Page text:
I am trying to find the normal modes of a spring pendulum with moving support. The spring has spring constant $k$ and unstretched length $l_0$.

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Sorry for my bad paint skills. The problem was stated to have three degrees of freedom. Let $x$ described the distance of the block of mass $M$ from equilibrium. Let the length of the pendulum be described by $l = l_0 + r$. Lastly $\theta$ is the angle of oscillation. Then the kinetic energy is, \begin{equation} T = \frac{1}{2}M\dot{x}^2 + \frac{1}{2}m(\dot{r}^2+(l_0+r)^2\dot{\theta}^2) \end{equation} The potential energy is then, \begin{equation} V = \frac{1}{2}kr^2 - mg(l_0+r)cos(\theta) \end{equation} So the Lagrangian is, \begin{equation} L = \frac{1}{2}M\dot{x}^2 + \frac{1}{2}m(\dot{r}^2+(l_0+r)^2\dot{\theta}^2) - \frac{1}{2}kr^2 + mg(l_0+r)cos(\theta) \end{equation} In small angle approximation we have, \begin{equation} L = \frac{1}{2}M\dot{x}^2 + \frac{1}{2}m(\dot{r}^2+(l_0+r)^2\dot{\theta}^2) - \frac{1}{2}kr^2 + mg(l_0+r) - \frac{1}{2}mg(1_0+r)\theta^2 \end{equation} The problem says to ignore anharmonic terms but I am a bit confused as to which terms that would be. I think that the anharmonic terms would be $mgr\theta^2$ but I am confused whether or not $(l_0+r)^2\dot{\theta}^2$ is anharmonic.

So if I follow my gut then I eliminate $mgr$ and $-\frac{1}{2}mgr\theta^2$ and the kinetic energy matrix is then \begin{pmatrix} M & 0 & 0\\ 0 & m & 0 \\ 0 & 0 & m(l_0+r)^2 \end{pmatrix} and then potential \begin{pmatrix} 0 & 0 & 0\\ 0 & k & 0 \\ 0 & 0 & mgl_0 \end{pmatrix} But I'm not sure if the $m(l_0+r)^2$ term belongs in the matrix. I feel like it should be $ml_0^2$ but I am not sure.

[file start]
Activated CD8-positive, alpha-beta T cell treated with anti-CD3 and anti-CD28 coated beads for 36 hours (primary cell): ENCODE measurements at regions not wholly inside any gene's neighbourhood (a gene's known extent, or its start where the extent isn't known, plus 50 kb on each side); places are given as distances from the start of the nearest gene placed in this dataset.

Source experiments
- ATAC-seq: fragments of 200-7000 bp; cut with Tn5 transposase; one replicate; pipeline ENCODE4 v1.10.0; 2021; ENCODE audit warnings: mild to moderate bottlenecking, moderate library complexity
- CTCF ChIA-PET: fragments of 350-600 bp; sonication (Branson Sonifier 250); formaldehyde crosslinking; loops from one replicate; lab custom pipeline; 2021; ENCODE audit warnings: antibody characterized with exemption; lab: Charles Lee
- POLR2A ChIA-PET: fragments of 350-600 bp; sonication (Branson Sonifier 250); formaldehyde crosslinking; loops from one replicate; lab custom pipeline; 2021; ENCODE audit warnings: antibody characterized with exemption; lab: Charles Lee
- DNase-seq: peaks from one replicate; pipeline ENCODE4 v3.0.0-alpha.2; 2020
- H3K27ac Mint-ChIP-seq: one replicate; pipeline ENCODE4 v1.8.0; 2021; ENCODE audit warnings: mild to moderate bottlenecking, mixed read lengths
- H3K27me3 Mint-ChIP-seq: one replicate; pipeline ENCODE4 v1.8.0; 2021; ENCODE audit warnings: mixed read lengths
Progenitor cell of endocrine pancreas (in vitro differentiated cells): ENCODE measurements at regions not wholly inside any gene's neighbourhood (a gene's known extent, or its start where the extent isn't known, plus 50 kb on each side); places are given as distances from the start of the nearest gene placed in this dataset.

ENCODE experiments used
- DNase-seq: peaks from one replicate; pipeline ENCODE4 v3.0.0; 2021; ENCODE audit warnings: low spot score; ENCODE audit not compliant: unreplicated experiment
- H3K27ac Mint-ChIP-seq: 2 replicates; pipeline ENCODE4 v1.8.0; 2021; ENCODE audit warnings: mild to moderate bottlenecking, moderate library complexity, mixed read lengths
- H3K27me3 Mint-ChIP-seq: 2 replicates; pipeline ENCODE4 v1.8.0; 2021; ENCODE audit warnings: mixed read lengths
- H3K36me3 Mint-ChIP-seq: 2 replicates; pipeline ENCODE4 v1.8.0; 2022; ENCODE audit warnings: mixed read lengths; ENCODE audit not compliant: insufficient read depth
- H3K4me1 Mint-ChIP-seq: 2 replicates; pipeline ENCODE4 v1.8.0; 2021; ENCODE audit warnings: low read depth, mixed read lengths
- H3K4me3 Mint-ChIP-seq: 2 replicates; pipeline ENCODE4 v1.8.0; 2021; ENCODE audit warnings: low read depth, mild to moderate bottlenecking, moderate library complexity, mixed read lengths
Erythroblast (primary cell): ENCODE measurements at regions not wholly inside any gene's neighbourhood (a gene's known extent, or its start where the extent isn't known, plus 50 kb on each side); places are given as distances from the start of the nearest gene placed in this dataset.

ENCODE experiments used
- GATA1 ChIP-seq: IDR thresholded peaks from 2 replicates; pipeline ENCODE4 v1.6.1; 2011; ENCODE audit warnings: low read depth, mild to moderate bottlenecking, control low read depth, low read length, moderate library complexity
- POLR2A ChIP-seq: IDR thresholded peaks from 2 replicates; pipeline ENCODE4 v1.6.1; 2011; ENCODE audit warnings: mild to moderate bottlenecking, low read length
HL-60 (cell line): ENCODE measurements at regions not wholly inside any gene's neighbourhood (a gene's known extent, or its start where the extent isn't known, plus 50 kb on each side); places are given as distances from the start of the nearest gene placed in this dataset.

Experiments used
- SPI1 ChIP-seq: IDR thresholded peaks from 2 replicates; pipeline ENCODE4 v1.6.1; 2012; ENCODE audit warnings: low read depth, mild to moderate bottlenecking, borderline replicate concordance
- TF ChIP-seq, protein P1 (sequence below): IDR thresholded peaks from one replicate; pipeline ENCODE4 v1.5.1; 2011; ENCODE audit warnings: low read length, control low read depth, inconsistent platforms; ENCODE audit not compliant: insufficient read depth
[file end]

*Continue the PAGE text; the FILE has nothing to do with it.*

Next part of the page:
Also I am not 100% sure that I got the Lagrangian correct so please correct me if I am wrong!


1 Answer 1


The simplest way to keep track of this is to write $\ell=\ell_0+\epsilon r$ and use $\epsilon \theta$ rather than $\theta$. Expanding your Lagrangian in powers of $\epsilon$, you can then use $\epsilon$ as a counter to keep track of "smallness". The anharmonic terms are those with 3 or more powers of $\epsilon$ in the Lagrangian, or two or more powers of $\epsilon$ in the equations of motion.

  • $\begingroup$ would that mean $\dot{r} = \dot{\epsilon}r + \dot{r}\epsilon$, or $\dot{r} =\epsilon \dot{r}$? $\endgroup$ Commented Nov 16, 2021 at 2:15
  • $\begingroup$ @JosephSanders $\epsilon$ is constant. It's just a dummy constant to keep track of the degree of each term when you expand in powers of $\epsilon$. Quadratic terms will be those of degree $\epsilon^2$ etc. $\endgroup$ Commented Nov 16, 2021 at 14:14
  • $\begingroup$ okay that makes sense, thank you! $\endgroup$ Commented Nov 16, 2021 at 19:37

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